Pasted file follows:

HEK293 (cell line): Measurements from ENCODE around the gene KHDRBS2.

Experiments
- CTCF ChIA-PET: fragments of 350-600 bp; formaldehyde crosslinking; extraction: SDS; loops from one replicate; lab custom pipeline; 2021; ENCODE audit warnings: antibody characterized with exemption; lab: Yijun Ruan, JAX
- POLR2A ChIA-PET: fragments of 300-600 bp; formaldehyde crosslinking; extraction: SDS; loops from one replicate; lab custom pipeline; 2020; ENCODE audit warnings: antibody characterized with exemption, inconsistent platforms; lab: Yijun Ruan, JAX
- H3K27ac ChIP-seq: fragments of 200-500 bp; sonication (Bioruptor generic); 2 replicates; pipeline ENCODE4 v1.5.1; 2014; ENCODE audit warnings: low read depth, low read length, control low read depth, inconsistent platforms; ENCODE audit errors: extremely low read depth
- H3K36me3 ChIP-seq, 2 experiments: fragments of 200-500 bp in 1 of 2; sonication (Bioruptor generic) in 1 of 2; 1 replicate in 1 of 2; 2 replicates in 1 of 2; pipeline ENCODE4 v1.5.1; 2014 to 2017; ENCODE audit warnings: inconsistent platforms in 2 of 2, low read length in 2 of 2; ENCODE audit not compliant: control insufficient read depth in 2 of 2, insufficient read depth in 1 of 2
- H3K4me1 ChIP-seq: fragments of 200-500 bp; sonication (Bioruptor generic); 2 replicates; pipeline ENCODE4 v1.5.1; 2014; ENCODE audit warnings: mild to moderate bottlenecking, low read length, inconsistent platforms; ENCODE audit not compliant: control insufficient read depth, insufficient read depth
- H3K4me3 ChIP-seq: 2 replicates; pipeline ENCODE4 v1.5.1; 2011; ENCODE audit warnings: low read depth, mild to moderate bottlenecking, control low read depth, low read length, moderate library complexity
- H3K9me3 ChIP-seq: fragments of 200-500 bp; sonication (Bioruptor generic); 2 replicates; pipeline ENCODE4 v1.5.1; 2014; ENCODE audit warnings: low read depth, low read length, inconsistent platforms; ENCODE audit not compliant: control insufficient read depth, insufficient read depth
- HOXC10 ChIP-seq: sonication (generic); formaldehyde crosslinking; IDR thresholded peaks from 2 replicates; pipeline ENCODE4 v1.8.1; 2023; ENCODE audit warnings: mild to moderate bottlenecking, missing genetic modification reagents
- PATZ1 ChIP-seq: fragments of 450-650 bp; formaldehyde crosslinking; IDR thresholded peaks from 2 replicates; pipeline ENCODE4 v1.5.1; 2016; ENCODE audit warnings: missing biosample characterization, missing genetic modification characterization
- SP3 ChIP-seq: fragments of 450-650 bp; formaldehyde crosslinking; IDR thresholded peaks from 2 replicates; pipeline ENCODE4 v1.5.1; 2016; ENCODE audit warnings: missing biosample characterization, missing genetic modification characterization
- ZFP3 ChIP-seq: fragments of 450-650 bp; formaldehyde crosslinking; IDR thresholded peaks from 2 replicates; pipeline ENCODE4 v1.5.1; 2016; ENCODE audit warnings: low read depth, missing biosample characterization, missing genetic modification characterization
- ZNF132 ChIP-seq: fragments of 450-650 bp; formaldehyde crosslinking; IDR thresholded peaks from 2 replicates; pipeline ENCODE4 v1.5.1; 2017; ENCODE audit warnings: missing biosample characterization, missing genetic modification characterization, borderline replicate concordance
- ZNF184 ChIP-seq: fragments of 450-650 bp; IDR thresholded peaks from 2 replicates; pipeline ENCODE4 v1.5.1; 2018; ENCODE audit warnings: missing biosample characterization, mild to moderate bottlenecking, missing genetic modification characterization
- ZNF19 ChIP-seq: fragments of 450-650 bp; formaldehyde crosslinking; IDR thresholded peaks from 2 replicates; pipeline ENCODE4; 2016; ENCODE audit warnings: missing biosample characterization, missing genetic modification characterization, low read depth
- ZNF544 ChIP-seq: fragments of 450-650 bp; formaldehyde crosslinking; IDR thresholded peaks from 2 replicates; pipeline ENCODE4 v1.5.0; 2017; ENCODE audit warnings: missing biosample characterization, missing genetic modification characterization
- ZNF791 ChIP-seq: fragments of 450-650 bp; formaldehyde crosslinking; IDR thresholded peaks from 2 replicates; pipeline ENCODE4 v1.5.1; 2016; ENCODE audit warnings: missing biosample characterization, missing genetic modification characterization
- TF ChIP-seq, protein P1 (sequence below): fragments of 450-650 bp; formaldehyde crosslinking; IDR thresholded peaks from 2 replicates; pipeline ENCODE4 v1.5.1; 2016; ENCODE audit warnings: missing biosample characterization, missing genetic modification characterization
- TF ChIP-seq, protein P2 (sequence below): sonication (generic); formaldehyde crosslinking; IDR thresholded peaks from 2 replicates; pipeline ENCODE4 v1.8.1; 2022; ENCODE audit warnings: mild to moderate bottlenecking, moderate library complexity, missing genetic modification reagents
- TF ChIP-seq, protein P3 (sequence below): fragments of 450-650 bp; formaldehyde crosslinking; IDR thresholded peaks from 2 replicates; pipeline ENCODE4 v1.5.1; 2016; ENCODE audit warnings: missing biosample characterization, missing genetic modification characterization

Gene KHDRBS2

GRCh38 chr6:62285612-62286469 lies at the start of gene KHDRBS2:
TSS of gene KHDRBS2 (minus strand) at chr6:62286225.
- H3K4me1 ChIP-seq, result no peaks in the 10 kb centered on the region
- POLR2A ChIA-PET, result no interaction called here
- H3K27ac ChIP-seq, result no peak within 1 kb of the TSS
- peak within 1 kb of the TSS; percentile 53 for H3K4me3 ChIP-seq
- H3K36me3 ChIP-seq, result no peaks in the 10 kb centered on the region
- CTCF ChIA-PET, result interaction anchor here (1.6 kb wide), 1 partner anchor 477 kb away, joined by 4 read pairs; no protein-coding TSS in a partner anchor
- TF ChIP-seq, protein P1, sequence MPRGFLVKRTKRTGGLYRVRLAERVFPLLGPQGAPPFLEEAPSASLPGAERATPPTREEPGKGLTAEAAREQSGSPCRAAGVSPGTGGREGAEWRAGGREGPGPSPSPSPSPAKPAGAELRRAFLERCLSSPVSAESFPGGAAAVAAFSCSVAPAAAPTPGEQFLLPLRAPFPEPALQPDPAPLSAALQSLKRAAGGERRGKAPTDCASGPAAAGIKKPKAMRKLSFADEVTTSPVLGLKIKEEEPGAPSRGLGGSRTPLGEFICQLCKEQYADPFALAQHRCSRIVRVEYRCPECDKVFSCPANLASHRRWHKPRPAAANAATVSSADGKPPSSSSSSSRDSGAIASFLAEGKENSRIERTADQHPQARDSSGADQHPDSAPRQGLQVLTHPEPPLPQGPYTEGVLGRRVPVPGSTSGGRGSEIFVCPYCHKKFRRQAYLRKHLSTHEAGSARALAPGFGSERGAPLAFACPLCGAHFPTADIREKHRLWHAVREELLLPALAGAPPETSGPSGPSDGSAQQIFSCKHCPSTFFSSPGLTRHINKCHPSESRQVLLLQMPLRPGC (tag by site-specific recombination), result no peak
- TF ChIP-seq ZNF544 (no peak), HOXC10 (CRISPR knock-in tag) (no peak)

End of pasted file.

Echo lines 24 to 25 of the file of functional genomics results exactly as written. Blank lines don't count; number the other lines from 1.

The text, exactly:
TSS of gene KHDRBS2 (minus strand) at chr6:62286225.
- H3K4me1 ChIP-seq, result no peaks in the 10 kb centered on the region